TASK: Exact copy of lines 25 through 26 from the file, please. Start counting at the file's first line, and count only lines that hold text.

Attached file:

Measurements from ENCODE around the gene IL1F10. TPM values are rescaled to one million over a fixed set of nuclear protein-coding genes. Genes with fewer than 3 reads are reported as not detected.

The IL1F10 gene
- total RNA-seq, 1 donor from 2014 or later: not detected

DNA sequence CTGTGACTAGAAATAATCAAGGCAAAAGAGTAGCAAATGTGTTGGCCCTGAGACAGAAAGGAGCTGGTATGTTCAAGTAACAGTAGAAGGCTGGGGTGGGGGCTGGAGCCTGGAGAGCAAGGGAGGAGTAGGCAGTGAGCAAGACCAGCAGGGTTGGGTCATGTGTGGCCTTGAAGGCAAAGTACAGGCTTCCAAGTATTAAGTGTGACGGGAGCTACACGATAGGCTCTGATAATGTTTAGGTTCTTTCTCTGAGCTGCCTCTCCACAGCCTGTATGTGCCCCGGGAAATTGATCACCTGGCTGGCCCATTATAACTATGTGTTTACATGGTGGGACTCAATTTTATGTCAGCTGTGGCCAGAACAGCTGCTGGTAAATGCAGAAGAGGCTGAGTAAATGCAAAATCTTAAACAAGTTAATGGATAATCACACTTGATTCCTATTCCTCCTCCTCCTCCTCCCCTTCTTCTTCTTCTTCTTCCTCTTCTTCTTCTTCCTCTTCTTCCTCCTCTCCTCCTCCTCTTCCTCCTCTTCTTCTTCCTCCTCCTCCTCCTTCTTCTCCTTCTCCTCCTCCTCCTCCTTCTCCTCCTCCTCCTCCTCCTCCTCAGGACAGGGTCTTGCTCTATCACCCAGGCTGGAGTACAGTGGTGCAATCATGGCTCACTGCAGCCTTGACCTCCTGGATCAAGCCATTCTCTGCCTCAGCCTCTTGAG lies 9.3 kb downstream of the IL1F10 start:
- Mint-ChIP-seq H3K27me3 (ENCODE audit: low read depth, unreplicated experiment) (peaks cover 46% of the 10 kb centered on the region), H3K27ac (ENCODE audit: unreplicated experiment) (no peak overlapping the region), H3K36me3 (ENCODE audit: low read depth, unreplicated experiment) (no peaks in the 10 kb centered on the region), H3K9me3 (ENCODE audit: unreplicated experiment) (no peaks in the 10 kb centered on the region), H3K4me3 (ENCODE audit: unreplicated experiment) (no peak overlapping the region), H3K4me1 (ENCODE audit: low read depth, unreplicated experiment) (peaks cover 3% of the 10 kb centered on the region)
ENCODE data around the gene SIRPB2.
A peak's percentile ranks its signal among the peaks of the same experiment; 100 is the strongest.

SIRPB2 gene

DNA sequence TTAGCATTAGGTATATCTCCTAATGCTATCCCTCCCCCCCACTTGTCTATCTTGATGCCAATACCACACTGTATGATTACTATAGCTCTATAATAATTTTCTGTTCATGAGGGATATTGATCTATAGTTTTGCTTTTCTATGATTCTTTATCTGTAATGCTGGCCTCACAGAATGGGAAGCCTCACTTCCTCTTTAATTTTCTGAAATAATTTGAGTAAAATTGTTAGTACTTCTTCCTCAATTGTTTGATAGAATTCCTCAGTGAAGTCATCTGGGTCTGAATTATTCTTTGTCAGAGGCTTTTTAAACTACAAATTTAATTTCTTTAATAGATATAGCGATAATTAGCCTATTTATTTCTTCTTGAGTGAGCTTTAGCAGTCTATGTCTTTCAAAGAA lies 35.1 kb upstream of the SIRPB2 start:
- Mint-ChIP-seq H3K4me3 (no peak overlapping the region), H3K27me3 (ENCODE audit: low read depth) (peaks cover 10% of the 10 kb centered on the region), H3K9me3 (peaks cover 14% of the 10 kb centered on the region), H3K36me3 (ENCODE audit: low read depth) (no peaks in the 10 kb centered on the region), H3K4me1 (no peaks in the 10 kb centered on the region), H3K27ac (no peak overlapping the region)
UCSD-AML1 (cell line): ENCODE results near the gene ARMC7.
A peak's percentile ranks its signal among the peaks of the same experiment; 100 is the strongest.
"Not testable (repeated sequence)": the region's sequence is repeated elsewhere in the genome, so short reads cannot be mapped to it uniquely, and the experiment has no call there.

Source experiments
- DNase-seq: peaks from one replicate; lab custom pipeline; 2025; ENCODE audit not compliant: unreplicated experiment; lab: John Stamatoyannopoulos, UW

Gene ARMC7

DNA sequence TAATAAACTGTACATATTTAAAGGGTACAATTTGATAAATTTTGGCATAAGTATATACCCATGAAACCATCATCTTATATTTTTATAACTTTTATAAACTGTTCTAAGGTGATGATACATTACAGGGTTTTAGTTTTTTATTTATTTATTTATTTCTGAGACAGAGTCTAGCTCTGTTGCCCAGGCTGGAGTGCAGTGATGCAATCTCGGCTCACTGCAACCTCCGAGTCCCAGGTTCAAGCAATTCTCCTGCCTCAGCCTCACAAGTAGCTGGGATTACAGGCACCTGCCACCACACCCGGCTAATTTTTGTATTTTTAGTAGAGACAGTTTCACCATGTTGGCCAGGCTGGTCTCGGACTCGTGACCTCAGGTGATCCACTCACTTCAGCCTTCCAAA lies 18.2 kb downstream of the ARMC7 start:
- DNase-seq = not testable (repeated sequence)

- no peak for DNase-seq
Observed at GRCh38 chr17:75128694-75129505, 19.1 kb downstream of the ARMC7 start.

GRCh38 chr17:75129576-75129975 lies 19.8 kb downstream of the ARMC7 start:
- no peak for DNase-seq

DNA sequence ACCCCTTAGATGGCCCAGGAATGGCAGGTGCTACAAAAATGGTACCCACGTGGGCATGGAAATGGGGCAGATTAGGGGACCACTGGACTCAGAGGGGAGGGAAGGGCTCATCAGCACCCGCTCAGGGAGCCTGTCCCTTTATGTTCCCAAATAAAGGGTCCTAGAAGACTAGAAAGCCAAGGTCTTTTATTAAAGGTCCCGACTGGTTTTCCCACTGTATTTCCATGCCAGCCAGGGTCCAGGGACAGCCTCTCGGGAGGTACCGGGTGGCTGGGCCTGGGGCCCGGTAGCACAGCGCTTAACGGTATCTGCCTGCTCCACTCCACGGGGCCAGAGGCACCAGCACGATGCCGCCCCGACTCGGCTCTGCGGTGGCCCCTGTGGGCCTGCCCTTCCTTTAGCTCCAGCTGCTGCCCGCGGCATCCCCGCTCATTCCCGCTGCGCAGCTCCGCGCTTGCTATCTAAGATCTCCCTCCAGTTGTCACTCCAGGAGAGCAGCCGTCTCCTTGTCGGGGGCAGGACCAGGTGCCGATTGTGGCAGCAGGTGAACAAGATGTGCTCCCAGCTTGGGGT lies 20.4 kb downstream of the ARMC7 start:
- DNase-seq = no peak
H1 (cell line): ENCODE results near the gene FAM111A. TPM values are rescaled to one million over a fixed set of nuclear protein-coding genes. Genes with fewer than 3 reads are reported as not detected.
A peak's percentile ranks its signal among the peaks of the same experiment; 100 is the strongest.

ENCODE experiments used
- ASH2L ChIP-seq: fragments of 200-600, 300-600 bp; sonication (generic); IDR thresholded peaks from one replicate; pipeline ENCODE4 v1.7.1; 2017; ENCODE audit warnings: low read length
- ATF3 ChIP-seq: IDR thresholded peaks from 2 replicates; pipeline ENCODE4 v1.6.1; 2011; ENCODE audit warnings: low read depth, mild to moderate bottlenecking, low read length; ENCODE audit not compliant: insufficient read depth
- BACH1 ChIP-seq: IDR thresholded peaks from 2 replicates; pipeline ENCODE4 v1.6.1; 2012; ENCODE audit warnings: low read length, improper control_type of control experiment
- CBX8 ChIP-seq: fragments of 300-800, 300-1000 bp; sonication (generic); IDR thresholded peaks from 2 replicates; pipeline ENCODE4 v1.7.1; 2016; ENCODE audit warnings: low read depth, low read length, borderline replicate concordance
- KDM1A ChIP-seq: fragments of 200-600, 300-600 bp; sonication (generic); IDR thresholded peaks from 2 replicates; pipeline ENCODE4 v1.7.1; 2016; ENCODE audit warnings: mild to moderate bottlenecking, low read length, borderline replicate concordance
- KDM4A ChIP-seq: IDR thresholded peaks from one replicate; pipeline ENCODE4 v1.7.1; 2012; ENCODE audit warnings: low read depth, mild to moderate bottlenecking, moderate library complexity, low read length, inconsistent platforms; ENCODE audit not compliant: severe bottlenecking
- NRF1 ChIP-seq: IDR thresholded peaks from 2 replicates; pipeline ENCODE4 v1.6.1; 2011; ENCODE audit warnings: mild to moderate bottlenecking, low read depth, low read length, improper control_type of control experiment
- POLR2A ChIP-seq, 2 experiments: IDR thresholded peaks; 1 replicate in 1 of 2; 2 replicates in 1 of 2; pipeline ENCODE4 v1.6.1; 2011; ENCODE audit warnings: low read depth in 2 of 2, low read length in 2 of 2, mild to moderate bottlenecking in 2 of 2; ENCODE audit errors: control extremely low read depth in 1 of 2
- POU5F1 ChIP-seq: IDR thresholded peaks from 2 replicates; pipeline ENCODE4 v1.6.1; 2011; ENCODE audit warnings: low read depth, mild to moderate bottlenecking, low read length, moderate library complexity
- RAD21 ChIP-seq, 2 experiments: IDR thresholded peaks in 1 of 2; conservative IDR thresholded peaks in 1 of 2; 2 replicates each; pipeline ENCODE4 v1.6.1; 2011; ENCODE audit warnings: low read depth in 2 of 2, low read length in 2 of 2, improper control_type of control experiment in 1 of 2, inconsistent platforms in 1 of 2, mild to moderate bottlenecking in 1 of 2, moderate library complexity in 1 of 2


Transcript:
H1 (cell line): ENCODE results near the gene FAM111A. TPM values are rescaled to one million over a fixed set of nuclear protein-coding genes. Genes with fewer than 3 reads are reported as not detected.
A peak's percentile ranks its signal among the peaks of the same experiment; 100 is the strongest.